Finally, Boeing Government Operations, led by Executive Vice President Tim Keating, will assume responsibility for the company’s Global Spectrum Management activities, which ensure the safe, efficient and compliant use of radio frequency spectrum in Boeing products and operations.

“I am confident these changes will drive greater alignment among our functions; better equip our commercial, defense and space, and services businesses to deliver on customer commitments in a changing marketplace; and support our continuous efforts to develop talent through challenging leadership assignments,” said Calhoun. “Special thanks to Greg, Brett, Tim and Jenette for taking on new leadership responsibilities.”

Coinciding with these organization changes, Diana Sands, senior vice president of the Office of Internal Governance and Administration, has decided to retire from Boeing later this year after nearly 20 years with the company and following a thorough transition of responsibilities. “Over the past two decades, Diana has played a key role in developing an industry-leading ethics and compliance program, served in several critical finance roles and been a strong advocate for advancing diversity and inclusion across the company,” said Calhoun. “The Boeing Board of Directors and I are deeply grateful for Diana’s leadership, integrity and dedicated service.”

Also from Boeing: 

On April 25th the company announced that it has terminated its Master Transaction Agreement (MTA) with Embraer, under which the two companies sought to establish a new level of strategic partnership. The parties had planned to create a joint venture comprising Embraer’s commercial aviation business and a second joint venture to develop new markets for the C-390 Millennium medium airlift and air mobility aircraft. Under the MTA, April 24, 2020, was the initial termination date, subject to extension by either party if certain conditions were met. Boeing exercised its rights to terminate after Embraer did not satisfy the necessary conditions. “Boeing has worked diligently over more than two years to finalize its transaction with Embraer. Over the past several months, we had productive but ultimately unsuccessful negotiations about unsatisfied MTA conditions. We all aimed to resolve those by the initial termination date, but it didn’t happen,” said Marc Allen, president of Embraer Partnership & Group Operations. “It is deeply disappointing. But we have reached a point where continued negotiation within the framework of the MTA is not going to resolve the outstanding issues.”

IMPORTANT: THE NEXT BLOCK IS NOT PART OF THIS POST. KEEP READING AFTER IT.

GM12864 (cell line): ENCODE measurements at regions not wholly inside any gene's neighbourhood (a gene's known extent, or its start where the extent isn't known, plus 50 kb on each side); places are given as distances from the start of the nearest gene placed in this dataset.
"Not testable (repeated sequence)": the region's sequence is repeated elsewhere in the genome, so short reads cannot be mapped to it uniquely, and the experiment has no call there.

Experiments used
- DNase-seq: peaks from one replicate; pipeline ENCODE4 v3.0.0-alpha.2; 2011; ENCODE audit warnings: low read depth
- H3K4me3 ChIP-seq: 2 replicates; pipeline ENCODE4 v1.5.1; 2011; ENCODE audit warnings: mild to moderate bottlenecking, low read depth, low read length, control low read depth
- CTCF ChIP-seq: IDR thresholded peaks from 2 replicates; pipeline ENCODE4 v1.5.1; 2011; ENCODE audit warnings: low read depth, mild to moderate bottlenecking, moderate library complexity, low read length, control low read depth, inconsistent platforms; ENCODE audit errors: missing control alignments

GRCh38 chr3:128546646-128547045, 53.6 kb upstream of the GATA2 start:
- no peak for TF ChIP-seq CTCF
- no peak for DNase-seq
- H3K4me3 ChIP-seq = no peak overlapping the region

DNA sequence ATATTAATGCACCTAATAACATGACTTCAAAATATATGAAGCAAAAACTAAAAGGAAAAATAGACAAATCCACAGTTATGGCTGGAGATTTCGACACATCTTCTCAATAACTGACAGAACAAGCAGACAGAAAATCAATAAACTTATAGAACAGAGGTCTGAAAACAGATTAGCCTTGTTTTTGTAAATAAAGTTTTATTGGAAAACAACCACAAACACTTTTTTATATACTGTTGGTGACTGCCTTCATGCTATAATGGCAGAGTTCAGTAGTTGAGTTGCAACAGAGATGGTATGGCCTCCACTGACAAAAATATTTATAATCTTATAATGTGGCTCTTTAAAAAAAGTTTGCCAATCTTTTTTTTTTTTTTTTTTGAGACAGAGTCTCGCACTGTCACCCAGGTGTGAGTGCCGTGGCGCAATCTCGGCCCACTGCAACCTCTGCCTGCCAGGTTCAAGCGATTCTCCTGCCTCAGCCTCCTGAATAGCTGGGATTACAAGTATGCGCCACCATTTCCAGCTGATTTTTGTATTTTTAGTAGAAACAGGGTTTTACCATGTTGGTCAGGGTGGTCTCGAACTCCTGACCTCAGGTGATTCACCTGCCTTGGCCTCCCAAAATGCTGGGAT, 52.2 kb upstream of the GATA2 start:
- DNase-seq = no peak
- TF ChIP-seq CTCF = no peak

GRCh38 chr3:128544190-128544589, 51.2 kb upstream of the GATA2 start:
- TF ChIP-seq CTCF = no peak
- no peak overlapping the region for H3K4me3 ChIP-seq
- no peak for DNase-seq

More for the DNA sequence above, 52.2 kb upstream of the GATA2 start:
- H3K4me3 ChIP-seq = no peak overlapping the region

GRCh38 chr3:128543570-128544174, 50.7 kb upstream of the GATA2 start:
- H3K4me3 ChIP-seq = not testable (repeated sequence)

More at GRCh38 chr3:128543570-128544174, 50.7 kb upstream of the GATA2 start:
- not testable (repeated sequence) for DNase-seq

The planned partnership between Boeing and Embraer had received unconditional approval from all necessary regulatory authorities, with the exception of the European Commission.

Boeing and Embraer will maintain their existing Master Teaming Agreement, originally signed in 2012 and expanded in 2016, to jointly market and support the C-390 Millennium military aircraft.

Lastly, Boeing Dreamlifter Transports 1.5M Face Masks for COVID-19 Response

  • Partnered with Prisma Health, Atlas Air and Discommon Founder Neil Ferrier to bring 1.5 million medical face masks to healthcare professionals in South Carolina
  • Boeing Dreamlifter becomes the largest aircraft ever to land at Greenville-Spartanburg International Airport
  • Additional airlift transport missions with the Boeing Dreamlifter and ecoDemonstrator are planned in the future

OTHER NEWS

Letter from the Editor

The stay-at-home orders have affected millions of people, resulting in unprecedented unemployment rates in the U.S. and Europe, which are rising higher and faster than they ever have before. Compared to a year ago, the global aircraft capacity in available seat-miles is currently down by approximately 59%. Add to this that IATA is forecasting airline losses to exceed $252 billion, which could easily be revised upward in the next few weeks. The understatement of the week is that COVID-19 is having a devastating effect on our industry.